4. With many of the smaller melon varieties, the stem will naturally separates from the melon once ripe. This is known as 'slipping'. This is fine if your vines and fruit are growing on the ground but if you are short of space and growing melons as a vine then the fruits will need support. Otherwise if the fruit slips from the vine they will fall and become damaged.

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Prunus 'Kanzan' is one of the most popular of all ornamental flowering cherries, yet despite being one of the most commonly planted of all garden trees its origins are somewhat obscured. We know that it is a member of the Japanese 'Sato Zakura' group of cherries and the general consensus it that it is a cultivated variety of the Prunus serrulata forma purpurascens.

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Also known by the cultivar name 'Sekiyama', it is a strong growing, medium-sized, deciduous tree with characteristic stiffly ascending branches which  become more spreading as the plant matures. Depending upon condition you can expect Prunus 'Kanzan' to grow to a height of between 8-12 meters tall and 6-8 meters wide.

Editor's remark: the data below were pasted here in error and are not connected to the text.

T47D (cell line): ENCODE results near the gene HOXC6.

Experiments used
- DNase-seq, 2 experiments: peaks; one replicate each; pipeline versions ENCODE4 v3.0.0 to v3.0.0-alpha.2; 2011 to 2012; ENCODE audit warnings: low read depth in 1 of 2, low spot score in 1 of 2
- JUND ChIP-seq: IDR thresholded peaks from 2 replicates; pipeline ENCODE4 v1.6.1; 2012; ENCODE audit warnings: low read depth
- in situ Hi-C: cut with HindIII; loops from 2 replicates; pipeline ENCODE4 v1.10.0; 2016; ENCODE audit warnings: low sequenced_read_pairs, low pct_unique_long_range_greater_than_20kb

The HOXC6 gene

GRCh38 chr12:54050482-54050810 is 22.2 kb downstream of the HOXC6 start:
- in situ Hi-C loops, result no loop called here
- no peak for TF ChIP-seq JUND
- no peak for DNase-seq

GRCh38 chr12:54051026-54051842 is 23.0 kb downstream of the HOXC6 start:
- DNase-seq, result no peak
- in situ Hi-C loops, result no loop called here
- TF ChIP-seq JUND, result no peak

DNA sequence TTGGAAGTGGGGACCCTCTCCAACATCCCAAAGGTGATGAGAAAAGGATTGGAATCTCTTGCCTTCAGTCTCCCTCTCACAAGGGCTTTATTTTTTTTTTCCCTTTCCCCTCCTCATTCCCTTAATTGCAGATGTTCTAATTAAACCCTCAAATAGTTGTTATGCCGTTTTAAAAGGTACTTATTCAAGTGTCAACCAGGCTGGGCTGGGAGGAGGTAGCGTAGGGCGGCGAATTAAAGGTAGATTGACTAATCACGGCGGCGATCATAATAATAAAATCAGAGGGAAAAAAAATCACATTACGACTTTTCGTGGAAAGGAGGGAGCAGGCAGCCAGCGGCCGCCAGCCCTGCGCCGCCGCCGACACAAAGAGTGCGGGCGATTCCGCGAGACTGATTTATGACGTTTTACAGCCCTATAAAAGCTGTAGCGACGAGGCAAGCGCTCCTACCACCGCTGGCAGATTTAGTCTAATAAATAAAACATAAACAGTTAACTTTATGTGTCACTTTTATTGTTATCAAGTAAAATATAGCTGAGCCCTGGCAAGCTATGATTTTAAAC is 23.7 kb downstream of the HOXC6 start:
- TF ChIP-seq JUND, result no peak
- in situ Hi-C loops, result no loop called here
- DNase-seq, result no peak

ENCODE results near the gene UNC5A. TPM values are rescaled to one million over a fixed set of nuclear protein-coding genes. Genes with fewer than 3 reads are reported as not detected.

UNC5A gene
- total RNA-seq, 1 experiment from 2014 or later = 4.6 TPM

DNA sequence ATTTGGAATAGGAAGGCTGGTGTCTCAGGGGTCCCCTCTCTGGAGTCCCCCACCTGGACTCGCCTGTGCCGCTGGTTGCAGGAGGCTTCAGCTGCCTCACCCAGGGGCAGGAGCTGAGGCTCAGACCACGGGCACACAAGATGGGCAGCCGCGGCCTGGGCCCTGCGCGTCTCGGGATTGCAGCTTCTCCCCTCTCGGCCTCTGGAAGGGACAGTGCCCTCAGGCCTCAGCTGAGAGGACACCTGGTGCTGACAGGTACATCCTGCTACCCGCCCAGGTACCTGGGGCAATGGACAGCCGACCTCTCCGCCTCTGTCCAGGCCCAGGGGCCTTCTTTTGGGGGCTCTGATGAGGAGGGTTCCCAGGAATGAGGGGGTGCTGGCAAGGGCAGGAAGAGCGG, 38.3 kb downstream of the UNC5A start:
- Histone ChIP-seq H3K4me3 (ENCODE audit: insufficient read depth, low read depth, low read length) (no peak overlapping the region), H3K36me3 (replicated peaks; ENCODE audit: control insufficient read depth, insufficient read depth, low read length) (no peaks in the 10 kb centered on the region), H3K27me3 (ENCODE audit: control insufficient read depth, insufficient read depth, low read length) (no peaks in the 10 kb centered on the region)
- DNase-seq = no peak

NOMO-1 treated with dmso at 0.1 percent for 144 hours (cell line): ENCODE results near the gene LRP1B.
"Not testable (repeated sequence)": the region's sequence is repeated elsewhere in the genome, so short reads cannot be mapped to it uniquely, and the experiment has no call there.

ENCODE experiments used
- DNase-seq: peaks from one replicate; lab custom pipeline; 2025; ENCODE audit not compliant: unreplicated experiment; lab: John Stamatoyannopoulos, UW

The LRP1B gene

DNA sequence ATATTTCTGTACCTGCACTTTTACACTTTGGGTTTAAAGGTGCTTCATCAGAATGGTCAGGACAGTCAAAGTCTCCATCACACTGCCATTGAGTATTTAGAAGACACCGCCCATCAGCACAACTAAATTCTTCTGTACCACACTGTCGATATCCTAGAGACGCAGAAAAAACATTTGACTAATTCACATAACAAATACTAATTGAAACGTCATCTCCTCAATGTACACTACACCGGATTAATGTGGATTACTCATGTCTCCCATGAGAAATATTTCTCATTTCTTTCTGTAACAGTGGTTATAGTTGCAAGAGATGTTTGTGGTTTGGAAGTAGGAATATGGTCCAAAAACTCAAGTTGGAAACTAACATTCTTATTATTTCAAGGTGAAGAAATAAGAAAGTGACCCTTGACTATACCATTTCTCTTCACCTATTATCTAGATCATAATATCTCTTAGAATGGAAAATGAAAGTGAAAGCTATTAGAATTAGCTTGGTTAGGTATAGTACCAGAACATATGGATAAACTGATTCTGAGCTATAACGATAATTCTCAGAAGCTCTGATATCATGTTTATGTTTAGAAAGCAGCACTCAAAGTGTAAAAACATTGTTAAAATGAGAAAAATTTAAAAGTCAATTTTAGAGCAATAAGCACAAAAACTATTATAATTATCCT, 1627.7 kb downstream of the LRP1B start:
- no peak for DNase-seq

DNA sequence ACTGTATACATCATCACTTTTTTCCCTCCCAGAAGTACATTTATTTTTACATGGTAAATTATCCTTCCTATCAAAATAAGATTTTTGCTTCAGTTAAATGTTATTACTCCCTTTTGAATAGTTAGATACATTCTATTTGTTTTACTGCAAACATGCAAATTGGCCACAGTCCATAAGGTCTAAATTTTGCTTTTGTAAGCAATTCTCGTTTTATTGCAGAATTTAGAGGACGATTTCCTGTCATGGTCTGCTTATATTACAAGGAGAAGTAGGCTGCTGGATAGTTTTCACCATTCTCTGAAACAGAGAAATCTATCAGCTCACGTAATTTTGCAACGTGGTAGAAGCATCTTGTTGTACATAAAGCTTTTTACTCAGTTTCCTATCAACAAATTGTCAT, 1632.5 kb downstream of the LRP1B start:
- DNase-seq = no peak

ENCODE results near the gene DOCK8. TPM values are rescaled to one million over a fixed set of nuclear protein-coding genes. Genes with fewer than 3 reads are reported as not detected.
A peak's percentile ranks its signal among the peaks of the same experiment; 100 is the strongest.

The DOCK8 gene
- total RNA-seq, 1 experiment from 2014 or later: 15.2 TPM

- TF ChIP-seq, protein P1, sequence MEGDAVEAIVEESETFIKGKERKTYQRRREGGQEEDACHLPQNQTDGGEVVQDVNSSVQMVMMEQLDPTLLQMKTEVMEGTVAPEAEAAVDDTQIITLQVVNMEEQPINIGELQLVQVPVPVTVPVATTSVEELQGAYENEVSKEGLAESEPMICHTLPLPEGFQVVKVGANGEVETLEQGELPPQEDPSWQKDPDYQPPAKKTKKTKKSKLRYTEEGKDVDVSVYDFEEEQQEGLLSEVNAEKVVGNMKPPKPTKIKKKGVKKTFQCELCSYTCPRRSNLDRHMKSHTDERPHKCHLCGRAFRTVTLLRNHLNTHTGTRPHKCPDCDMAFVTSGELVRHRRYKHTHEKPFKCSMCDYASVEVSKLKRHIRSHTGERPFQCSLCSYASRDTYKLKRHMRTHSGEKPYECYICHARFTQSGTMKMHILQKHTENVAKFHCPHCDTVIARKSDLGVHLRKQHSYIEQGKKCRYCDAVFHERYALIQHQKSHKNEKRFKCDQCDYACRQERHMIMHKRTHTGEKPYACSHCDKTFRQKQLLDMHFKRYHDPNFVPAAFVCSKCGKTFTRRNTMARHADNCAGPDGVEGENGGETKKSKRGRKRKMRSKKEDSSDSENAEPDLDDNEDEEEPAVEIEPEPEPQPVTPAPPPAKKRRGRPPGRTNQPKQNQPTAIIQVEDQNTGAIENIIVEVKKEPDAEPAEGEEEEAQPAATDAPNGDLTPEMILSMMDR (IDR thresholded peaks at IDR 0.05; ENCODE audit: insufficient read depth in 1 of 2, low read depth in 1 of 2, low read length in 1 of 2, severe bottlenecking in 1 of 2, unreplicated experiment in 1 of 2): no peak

It is noted for both its autumn colour and outstanding floral display. The double flowers are large and showy appearing in mid to late April, usually before the leaf buds break. The blooms open from crimson buds and turn to a purple-pink colour once fully formed. They are between 3-5 cm wide and usually last no more than a couple of weeks.

The young leaves emerge a gorgeous copper-red or reddish-brown and turn to a dark-green as they fully open. The leaves are ovate, with a serrated edge and approximately 12 cm long. Come the autumn they provide an attractive display turning yellow to orange-bronze before leaf-drop.

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Prunus 'Kanzan' will perform best grown in a moist, fertile, well-drained soil in a sunny position. However it is known to tolerate semi-shade. Avoid soils that dry out during the summer or become waterlogged after periods of heavy rain. On exposed or winter sites it will need the support of a sturdy stake until the root system becomes established. Depending on the risk, rabbit or deer guards may need to be put in place at the base of the trunk.